A one-trick pony

11May06

Watched Sin City last night. I’d never read the comics–they didn’t look like my kind of thing. Seems I was right.

I liked the movie well enough. The visual spectacle was stunning and well-crafted. Robert Rodriguez definitely knows what he wants to see and knows how to get it.

The stories themselves were … well, I felt like I’d heard them all before. All the heroes are tough-as-nails, terse, grim killers highly skilled in the ways of violence–with some small “code” to their killing that sets them apart from the criminals they ravage. “I’m not killing you for my own gain, I’m killing you for this crummy, little ideal.” The women were pretty much the same, only a little less so. They’re all renditions of The Dark Knight. I guess Frank Miller only has one character in him, and writes about him over and over. And that character is perfectly on-target for the escapist power fantasies of boys and young men. Fully consumed by his rage, inhumanly compotent, emotionally dead–except for a single, fleeting, over-idealized spark that keeps him from “crossing the line”–this character allows all the vicarious joy of being evil and hurting other people, while still enjoying the authorial (and audience) approval of being the “good guy.”

I guess that’s why he’s so popular.

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16 Responses to “A one-trick pony”

  1. That’s basically my assessment of Miller as well. Never really saw the appeal.

  2. Actually, I take the view that he’s commenting to his audience the exactly opposite: “Hey, assholes, pay attention! Think this guy’s a HERO? Watch THIS. You all need to re-assess your heroes. ‘specially you weirdos in tights.”

    • If that’s what he’s trying to do, I don’t think it’s getting through. His art loves the violence and grime too much.
      Plus, I still think he’s repulsively misogynistic. Not quite as much as, say, Byrne, but what is it with the Madonna/whore thing?

    • Hi, Matt.
      While I do thiink there may have been a bit of that in The Dark Knight Returns, Batman: Year One, and perhaps his pre-Dark Knight Daredevil stuff (which I haven’t read in its entirety), the fact that he’s still doing it twenty years later, when it’s obviously not provoking the reaction in his audience, seems to suggest he should try another tactic — or he’s fallen in love with the violence for its own sake.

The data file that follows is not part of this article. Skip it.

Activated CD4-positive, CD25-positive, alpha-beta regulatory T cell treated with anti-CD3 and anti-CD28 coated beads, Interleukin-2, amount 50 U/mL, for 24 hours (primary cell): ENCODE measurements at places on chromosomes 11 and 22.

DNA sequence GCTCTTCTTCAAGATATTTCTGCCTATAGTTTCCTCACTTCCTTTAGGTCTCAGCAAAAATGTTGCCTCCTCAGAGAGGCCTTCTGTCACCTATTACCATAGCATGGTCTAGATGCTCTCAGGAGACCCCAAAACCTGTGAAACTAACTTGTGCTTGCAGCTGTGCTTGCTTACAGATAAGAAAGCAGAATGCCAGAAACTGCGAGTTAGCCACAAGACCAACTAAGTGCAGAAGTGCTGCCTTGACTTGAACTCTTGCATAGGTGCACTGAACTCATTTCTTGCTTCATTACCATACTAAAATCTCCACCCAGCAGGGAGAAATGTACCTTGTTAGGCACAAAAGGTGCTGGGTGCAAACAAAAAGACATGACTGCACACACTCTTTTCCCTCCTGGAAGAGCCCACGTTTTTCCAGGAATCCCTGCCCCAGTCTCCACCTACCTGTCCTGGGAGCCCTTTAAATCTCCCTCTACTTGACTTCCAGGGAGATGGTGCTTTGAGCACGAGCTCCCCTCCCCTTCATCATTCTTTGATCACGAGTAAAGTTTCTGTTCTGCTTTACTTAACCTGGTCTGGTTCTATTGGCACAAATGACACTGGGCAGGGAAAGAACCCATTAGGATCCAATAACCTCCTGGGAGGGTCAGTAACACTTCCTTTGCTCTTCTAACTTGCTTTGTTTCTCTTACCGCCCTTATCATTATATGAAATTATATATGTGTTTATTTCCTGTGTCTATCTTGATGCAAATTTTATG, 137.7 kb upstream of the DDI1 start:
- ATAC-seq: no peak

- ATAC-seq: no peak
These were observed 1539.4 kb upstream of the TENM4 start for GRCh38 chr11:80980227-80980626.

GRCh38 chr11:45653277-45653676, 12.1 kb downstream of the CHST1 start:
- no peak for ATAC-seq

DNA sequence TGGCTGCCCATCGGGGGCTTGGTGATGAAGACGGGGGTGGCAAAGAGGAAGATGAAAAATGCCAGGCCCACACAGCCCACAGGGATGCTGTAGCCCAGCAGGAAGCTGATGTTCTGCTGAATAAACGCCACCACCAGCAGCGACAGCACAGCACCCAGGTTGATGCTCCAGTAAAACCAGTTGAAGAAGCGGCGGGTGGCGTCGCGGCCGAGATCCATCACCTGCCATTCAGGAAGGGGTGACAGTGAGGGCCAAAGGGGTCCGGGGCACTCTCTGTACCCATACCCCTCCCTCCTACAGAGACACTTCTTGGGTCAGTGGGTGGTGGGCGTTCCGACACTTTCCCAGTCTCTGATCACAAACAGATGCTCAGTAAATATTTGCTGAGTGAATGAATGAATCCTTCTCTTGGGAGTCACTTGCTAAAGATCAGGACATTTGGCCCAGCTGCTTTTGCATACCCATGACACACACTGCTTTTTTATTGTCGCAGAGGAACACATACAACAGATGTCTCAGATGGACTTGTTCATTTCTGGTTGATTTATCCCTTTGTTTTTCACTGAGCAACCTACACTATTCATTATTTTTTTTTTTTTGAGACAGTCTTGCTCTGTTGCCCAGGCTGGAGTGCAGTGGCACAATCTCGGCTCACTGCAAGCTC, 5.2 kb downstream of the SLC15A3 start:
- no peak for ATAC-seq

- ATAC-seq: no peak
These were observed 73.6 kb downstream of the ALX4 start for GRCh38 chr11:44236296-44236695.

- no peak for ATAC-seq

• So, because people MAY be immorally misinterpreting an artist’s work, the artist should change up and avoid that? Why?
        Could the theme of Sin City be the following: Heroism means losing one’s decency; it requires you to treat other human beings badly?
        If you agree with that, why should Frank Miller avoid it? Because you don’t like it / are tired of it? Because others may be misinterpreting?
        I don’t think that’s ok. Is this theme not a valid issue to explore? Why should an artist avoid entirely anything he wishes to explore for fear he’ll be misunderstood?
        I do not believe that it follows that because it “hasn’t worked” before (because jackass pubescents got off on it) that he should avoid the topic altogether. That strikes me as an incoherent argument that goes like this:
        “Oh, I thought all this blood and guts and tits and ass was OKAY when he did in it back in 1991, but NOW its just obviously NOT OKAY.”
        Which leaves me scratching my head a lot. Why OK then, not OK now? Why the hell should an artist HAVE to change his work and style in order to REMAIN a decent, woman-supporting, violence-rejecting kind of guy? That makes no sense to me.
        Maybe that’s just not what you’re saying at all; it’s what I’m reading into it all, though.
        (Oh, and certainly we can argue whether my take on Miller is *correct*. That’s cool. Although, you seem to hint that it is correct by saying his previous work WAS in that vein.)

        • I don’t think he should avoid it.
          I just think he should do it better.
          Because right now, he hasn’t grown as an artist or storyteller in 20 years and stories that were once powerful are now just so much limp wristed snatching after former glory.
          Miller is the Wordsworth of comics, the young visionary who starts a movement only to end up a washed out impotent meaningless nothing lauded by contemporaries because of what he once was.
          Now join me for a reading “As I Wander Lonely as Sin City…”

          • Yeah, that’s what I meant. I read Miller 20 years ago, and he was refreshing. The gender stuff stilled pissed me off, but yeah, good critique of the genre, etc. Now, it just looks like self-parody. Where is the Miller of the Martha Washington stories today?

            • 8 Anonymous

              Um, guys, can we take it into perspective that Sin City is as direct-to-film homage as is possible for a series that’s over 10 years old? I’m not saying you’re crazy in your critiques (they make much sense, actually), but implicit in them is “Ah, Miller should know better by 2005-2006?” And, I’m thinking, “But, what the heck? This stuff was done in, like 1994.” I guess I just don’t fault the guy for getting his vision admirably translated (in my view) by Hollywood in that time.
              So, yes, critique away. But, I’m still head-scratching that the gist of this argument is “Miller should know better by now!” Maybe it’s the actual date we all interpret by the “by now” bit that’s hanging me up.


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